But Hughes' use of the term palming off is slightly more subtle than the dictionary definition.* "Primarily, and strictly, it ("unfair
[*In Hughes' language, the OED definition would be called "misappropriation," while Hughes pointed to the origin of the legal use of palming off in "misrepresentation."]
competition") relates to the palming off of goods as those of a rival trader." That is, palming off in law was a species of misrepresentation, where you attempted to sell products you actually produced or obtained as those of another (more highly-respected) company. The one doing this, of course, would have been the chisleler, the one who would bring down the quality of the market by his poor-quality goods. For this definition Hughes points to the 1888 case Goodyear's Rubber Mfg. Co. v. Goodyear Rubber Co (128 US 598). It isn't my purpose here to review this early case of trademark infringement law. Suffice it to say that the Court defined palming off in 1888 as follows: "where the defendant, by his marks, signs, labels, or in other ways, represents to the public that the goods sold by him are those manufactured or produced by the plaintiff; thus palming off his goods for those of a different manufacture, to the injury of the plaintiff" (128 US at 604). Originally, then, palming off was saying that the goods you have (of inferior quality) were actually produced by someone else. You sell these goods in order to turn a profit for yourself but it ends up hurting the market in general, as well as the company producing the superior quality products.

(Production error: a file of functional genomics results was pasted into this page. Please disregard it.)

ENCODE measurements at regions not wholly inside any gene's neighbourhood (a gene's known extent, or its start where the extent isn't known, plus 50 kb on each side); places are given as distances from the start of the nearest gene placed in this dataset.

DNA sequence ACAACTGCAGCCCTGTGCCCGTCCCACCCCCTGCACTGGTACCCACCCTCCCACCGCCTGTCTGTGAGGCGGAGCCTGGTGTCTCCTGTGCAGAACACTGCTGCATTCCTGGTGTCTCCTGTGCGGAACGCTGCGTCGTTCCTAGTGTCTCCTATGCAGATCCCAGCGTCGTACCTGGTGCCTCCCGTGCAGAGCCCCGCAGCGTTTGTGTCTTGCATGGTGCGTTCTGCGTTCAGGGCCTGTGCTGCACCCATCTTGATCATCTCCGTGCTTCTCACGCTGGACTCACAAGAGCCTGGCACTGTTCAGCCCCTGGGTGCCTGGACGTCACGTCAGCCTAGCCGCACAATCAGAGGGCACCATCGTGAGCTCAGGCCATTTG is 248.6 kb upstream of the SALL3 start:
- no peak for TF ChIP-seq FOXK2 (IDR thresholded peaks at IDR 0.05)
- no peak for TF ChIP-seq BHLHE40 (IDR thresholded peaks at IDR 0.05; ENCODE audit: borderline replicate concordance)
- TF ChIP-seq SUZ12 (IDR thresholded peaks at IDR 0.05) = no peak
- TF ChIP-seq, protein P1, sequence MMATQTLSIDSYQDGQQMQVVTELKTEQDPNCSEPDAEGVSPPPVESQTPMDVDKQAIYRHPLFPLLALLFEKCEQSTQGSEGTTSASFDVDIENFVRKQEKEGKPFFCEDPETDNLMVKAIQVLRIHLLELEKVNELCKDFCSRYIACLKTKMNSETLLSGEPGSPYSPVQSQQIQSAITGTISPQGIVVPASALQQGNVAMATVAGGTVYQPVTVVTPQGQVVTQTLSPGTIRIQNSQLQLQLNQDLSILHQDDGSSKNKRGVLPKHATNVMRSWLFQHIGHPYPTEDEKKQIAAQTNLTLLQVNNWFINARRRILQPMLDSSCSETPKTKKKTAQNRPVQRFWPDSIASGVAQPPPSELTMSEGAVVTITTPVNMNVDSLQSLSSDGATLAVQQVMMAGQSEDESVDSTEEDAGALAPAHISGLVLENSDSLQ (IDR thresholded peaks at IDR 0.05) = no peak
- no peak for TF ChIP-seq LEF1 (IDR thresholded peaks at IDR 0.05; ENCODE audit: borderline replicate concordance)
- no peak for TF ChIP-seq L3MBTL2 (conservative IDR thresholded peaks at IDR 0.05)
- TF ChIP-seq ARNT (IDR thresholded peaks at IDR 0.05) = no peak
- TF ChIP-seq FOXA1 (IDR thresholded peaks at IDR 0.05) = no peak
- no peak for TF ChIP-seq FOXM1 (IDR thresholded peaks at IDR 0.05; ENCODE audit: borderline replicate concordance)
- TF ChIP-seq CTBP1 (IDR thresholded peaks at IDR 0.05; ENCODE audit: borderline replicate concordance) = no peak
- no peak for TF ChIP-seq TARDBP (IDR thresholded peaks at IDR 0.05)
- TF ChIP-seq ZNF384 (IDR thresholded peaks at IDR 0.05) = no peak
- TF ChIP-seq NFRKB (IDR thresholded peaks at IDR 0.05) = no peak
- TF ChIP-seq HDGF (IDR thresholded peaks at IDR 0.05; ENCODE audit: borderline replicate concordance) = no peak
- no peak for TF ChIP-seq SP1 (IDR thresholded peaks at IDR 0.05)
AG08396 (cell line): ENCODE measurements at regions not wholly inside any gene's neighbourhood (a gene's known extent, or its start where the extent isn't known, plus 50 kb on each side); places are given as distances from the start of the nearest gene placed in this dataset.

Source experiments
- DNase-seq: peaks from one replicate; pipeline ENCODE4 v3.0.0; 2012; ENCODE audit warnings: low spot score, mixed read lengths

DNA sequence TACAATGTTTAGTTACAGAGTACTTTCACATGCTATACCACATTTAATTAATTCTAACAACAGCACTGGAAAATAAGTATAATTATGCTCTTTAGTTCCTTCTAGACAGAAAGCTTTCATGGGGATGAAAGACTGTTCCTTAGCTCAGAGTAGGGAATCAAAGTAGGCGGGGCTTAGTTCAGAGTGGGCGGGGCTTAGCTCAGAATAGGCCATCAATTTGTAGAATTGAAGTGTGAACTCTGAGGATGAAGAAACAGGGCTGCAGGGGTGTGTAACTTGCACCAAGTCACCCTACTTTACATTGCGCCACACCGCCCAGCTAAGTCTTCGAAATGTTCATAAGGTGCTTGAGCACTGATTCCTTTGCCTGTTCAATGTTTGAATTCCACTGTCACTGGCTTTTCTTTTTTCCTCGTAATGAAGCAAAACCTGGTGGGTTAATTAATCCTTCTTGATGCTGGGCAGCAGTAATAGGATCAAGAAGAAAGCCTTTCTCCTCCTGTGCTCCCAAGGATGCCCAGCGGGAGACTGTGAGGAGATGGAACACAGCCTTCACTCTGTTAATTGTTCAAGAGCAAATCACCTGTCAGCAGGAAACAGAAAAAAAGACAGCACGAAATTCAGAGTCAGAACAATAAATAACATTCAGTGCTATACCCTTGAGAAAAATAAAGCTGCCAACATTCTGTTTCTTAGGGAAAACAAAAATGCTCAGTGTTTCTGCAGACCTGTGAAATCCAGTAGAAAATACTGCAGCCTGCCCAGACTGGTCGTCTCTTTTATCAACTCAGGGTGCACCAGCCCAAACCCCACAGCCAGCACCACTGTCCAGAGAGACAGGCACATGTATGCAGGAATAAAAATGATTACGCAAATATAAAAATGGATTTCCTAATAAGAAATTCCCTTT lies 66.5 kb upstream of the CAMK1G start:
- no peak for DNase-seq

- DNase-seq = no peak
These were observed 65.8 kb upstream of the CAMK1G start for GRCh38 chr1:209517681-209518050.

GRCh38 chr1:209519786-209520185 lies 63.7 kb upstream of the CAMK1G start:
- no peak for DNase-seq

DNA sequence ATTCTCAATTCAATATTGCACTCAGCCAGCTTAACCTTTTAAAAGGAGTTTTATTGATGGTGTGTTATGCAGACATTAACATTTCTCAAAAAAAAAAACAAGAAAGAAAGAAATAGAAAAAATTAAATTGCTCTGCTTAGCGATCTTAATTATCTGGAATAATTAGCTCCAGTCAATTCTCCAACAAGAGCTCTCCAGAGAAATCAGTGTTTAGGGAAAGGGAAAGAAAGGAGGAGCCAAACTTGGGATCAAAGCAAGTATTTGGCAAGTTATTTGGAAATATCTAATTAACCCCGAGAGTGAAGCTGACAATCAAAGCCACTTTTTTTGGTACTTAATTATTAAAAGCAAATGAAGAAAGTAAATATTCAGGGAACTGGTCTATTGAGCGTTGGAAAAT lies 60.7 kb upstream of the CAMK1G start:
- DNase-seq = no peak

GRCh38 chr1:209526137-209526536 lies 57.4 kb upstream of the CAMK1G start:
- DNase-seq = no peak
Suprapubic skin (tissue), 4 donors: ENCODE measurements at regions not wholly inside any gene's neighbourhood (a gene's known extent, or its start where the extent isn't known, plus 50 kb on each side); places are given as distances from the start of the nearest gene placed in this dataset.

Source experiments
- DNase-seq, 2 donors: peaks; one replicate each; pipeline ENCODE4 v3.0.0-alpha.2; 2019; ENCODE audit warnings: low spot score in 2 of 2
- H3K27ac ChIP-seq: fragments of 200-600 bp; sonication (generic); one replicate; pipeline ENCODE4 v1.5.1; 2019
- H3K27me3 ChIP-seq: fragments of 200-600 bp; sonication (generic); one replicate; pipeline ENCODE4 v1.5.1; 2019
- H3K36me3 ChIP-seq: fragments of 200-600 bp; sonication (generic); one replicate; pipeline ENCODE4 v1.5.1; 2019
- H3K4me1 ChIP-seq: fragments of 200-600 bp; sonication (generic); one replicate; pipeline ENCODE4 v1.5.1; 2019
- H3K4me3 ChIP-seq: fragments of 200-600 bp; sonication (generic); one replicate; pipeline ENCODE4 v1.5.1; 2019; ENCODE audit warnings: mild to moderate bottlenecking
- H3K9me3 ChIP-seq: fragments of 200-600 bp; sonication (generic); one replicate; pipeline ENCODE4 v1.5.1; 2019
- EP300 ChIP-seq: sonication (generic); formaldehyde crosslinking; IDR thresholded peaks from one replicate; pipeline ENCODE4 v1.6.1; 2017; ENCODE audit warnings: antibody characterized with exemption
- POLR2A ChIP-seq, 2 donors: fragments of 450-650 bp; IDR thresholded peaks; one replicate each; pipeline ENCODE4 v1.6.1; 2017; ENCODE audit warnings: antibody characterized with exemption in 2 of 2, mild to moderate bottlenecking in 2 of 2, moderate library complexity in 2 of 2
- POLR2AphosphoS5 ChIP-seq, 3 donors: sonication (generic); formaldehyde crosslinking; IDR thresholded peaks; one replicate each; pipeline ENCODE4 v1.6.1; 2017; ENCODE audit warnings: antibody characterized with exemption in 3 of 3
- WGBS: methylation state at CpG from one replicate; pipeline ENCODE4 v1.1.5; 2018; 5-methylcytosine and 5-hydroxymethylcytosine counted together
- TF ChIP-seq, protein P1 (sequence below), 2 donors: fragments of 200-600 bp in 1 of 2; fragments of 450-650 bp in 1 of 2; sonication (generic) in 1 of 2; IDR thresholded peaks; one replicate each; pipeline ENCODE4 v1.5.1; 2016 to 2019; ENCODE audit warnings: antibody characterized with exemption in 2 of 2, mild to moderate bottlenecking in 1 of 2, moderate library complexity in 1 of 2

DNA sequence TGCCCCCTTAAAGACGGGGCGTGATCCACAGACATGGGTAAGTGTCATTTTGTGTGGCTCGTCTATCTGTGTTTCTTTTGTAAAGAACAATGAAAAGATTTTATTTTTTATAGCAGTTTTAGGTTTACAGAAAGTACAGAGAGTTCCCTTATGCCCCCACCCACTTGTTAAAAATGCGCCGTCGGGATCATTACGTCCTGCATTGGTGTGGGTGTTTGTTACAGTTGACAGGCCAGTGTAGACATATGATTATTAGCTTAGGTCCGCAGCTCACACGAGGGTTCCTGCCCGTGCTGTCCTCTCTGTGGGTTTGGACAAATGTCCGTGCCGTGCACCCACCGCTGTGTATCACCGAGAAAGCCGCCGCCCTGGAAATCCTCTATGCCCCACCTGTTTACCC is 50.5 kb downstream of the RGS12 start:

But Hughes also mentions that "in recent years, its scope has been extended." Palming off doesn't simply mean the misrepresentation that your goods are really those of another, but "it has been held to apply to misappropriation as well as misprepresntation, to the selling of another's goods as one's own--to misappropriation of what equitably belongs to a competitor" (295 US at 532, citing a case from 1918). Thus, by the time we get to the Schechter case in 1935, palming off can mean both things in law: either the misrepresentation that your goods which you sell are the work of goods of another OR that the goods you are selling are actually your own work when they are, in fact, the work of another.
We've come a long way from the chiseler and the known corner-cutter to the field of early trademark infringement and palming off, but it is does illustrate not only that one can take fascinating trips with words but that our legal language is often derived from and caught up in language that has its origins other places. Following those "other places" can give us hours of reverie, even if we are "supposed" to be doing other things.
Copyright © 2004-2007 William R. Long